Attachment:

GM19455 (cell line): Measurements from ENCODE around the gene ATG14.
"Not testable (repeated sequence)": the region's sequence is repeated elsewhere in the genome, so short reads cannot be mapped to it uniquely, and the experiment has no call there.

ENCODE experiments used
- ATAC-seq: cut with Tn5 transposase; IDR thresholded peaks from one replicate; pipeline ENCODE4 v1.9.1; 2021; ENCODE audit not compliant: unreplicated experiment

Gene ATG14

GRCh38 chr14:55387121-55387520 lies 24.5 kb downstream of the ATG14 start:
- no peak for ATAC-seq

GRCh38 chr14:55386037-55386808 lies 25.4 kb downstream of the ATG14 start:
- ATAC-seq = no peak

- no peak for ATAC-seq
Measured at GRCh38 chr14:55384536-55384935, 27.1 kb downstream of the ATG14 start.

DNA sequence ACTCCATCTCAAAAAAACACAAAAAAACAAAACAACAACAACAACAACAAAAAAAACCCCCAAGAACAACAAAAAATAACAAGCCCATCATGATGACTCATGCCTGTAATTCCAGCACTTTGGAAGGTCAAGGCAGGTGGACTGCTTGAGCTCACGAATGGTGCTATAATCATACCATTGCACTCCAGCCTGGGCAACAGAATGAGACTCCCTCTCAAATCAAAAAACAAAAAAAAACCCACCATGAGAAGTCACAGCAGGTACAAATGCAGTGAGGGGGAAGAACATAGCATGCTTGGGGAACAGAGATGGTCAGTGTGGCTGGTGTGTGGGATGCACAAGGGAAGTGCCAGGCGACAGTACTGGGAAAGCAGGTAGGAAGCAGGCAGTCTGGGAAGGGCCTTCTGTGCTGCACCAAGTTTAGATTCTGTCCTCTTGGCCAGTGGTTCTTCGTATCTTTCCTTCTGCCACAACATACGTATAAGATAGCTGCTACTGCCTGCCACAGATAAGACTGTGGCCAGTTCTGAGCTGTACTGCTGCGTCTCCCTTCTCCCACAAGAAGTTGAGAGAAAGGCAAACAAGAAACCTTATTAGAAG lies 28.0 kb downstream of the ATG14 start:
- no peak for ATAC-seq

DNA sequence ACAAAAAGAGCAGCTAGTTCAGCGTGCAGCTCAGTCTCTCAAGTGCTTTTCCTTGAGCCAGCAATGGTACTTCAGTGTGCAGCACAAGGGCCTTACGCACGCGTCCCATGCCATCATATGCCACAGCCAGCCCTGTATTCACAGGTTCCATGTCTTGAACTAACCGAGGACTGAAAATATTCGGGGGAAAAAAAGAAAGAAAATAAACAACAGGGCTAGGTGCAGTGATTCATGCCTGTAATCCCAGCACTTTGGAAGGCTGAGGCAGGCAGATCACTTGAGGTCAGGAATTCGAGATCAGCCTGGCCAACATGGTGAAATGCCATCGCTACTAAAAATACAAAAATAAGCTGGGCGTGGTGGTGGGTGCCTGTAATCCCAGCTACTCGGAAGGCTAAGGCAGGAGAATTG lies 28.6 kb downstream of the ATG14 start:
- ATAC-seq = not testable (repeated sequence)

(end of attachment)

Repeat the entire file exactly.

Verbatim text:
GM19455 (cell line): Measurements from ENCODE around the gene ATG14.
"Not testable (repeated sequence)": the region's sequence is repeated elsewhere in the genome, so short reads cannot be mapped to it uniquely, and the experiment has no call there.

ENCODE experiments used
- ATAC-seq: cut with Tn5 transposase; IDR thresholded peaks from one replicate; pipeline ENCODE4 v1.9.1; 2021; ENCODE audit not compliant: unreplicated experiment

Gene ATG14

GRCh38 chr14:55387121-55387520 lies 24.5 kb downstream of the ATG14 start:
- no peak for ATAC-seq

GRCh38 chr14:55386037-55386808 lies 25.4 kb downstream of the ATG14 start:
- ATAC-seq = no peak

- no peak for ATAC-seq
Measured at GRCh38 chr14:55384536-55384935, 27.1 kb downstream of the ATG14 start.

DNA sequence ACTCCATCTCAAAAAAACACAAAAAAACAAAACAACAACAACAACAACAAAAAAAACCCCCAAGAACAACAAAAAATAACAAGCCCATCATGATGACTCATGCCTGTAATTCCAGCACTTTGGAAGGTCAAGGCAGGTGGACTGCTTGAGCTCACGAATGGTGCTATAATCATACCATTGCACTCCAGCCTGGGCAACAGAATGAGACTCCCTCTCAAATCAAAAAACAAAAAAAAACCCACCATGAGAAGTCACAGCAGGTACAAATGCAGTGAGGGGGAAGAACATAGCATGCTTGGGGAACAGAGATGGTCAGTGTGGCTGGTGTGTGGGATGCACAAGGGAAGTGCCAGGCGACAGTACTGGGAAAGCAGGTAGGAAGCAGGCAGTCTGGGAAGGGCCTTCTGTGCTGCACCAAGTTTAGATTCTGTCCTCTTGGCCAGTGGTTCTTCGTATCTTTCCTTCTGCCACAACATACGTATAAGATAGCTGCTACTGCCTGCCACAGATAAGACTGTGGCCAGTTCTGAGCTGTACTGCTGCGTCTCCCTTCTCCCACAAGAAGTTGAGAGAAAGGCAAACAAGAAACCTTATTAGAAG lies 28.0 kb downstream of the ATG14 start:
- no peak for ATAC-seq

DNA sequence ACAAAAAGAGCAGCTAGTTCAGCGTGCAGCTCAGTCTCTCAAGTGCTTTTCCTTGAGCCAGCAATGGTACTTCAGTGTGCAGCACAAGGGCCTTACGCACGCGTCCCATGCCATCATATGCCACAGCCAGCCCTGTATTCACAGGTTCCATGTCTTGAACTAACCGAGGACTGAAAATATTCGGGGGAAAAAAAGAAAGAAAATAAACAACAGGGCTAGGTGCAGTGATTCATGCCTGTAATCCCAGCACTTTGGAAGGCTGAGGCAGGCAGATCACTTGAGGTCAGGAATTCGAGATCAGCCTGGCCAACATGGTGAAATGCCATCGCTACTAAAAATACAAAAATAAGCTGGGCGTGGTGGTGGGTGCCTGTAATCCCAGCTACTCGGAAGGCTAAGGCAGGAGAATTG lies 28.6 kb downstream of the ATG14 start:
- ATAC-seq = not testable (repeated sequence)